Scenario 2 – Northern Sea of Bothnia, the Kvarken and the Bay of Bothnia

Description of the area


Extensive offshore wind power areas are created in the open sea, and large wind farms are built at Kaskinen, Kalajoki and Oulu latitudes, for example. The coordination of wind power construction, other use and environmental values is emphasised in the maritime area. There is more research data concerning the maritime area and cooperation with Sweden has been realised. Peat, for example, is being developed into higher added-value products and it is no longer used as energy.


The volume of maritime transport increases in general and some of truck traffic volumes transfers to sea transport. Traffic parallel to the coast as well as passenger and small transport increase. The clean sea in the area attracts tourists. Accessibility and services of the archipelago improve especially in the Kvarken.


Hydraulic construction is controlled strictly so as not to endanger the ecological status of the area. Load from agriculture and forestry has been successfully decreased significantly, which improves the state of the maritime area. The visibility of coastal waters is very good. The maritime environment has the best state compared to other planning areas. Natural fish populations are improving, which promotes recreational fishing and demand for guide services.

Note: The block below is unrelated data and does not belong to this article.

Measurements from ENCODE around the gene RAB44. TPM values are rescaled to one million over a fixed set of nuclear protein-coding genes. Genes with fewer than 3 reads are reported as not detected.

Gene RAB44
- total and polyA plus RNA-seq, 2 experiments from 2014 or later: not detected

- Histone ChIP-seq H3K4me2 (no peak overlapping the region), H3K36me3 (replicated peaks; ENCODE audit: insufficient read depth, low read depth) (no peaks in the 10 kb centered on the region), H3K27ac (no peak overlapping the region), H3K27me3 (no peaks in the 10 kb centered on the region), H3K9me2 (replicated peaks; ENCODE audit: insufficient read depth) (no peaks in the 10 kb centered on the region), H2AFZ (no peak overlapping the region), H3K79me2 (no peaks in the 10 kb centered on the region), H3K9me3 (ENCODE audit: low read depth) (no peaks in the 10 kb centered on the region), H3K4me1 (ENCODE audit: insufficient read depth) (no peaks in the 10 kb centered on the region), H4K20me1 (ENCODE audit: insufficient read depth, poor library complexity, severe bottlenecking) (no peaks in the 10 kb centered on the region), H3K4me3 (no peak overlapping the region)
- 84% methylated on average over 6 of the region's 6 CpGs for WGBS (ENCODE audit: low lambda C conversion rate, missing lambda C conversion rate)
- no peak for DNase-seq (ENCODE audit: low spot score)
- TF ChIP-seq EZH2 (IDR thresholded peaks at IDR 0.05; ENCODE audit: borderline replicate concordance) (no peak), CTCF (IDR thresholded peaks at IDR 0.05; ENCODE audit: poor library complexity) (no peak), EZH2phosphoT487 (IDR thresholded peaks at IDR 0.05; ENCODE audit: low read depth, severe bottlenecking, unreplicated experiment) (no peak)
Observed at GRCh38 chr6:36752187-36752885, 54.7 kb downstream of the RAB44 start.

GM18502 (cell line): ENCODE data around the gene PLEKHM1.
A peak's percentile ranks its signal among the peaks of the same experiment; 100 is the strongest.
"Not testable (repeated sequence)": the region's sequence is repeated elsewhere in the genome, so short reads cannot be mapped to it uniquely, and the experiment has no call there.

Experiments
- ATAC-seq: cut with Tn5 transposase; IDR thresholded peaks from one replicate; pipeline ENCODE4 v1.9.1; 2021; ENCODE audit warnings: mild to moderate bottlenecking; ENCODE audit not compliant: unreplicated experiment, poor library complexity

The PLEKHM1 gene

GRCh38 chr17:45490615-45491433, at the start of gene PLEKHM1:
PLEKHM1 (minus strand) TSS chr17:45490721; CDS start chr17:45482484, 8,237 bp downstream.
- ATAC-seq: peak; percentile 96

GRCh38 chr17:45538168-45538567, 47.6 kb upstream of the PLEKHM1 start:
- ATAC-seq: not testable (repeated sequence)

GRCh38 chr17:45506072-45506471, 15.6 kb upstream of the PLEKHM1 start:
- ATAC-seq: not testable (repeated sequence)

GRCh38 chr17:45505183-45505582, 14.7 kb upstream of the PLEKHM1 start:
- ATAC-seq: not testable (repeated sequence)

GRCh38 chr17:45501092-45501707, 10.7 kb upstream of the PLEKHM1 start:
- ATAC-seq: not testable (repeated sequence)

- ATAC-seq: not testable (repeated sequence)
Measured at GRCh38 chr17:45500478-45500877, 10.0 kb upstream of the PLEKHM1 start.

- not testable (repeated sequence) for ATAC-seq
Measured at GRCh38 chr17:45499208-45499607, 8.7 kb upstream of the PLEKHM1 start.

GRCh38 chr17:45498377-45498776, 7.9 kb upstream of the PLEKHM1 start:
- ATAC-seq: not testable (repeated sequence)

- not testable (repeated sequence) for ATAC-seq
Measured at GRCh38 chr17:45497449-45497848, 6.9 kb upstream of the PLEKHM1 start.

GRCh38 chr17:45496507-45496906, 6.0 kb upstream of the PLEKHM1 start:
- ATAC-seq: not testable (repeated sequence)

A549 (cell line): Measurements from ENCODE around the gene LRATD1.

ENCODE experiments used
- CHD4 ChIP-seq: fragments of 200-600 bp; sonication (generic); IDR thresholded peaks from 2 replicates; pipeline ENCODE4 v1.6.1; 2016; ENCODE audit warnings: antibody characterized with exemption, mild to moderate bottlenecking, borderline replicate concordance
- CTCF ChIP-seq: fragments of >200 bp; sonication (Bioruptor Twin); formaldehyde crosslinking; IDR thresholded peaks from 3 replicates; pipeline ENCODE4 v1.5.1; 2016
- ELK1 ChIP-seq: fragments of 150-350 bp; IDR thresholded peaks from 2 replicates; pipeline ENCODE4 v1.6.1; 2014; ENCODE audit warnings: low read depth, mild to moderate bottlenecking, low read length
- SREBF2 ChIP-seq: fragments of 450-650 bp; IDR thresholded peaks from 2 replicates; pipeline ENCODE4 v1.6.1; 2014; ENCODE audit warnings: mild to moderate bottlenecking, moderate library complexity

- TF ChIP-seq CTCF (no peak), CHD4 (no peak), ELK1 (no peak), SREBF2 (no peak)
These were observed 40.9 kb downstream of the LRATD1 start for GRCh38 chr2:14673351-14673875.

The environmentally friendly development and placement of fishing and aquaculture is strongly supported. Migratory fish population have recovered and migration barriers have been removed. Fishing activity is rich and it focuses on the Kvarken and the northernmost areas of the Bay of Bothnia. Utilisation of cyprinids increases. Identification of regional issues (such as seals). Environmental regulation restricts the increase of aquaculture and some aquaculture facilities are located in the Bay of Bothnia financial zone and in front of Pietarsaari.


Tourism and recreational use increase significantly in the area, focusing near the coast in connection with cities, archipelagos and nature conservation areas. The electrification of short-haul flights allows the growth of international passenger streams from a short distance. Climate change has not melted the ice layer of the sea, and maritime nature safaris (incl. offshore wind farms) attract tourists to the north in the summer and in the winter. “Icy desert” is a major attraction of the area. Tourists want to be a part of the local archipelago culture, and residents on the coast provide opportunities for this via digital platforms. Tourists stay in the area for longer periods of time and the clean marine environment is utilised extensively as a resource for arctic maritime tourism. Instead of and in addition to tourism to the Archipelago Sea, tourism also attracts and brings people to the northern area.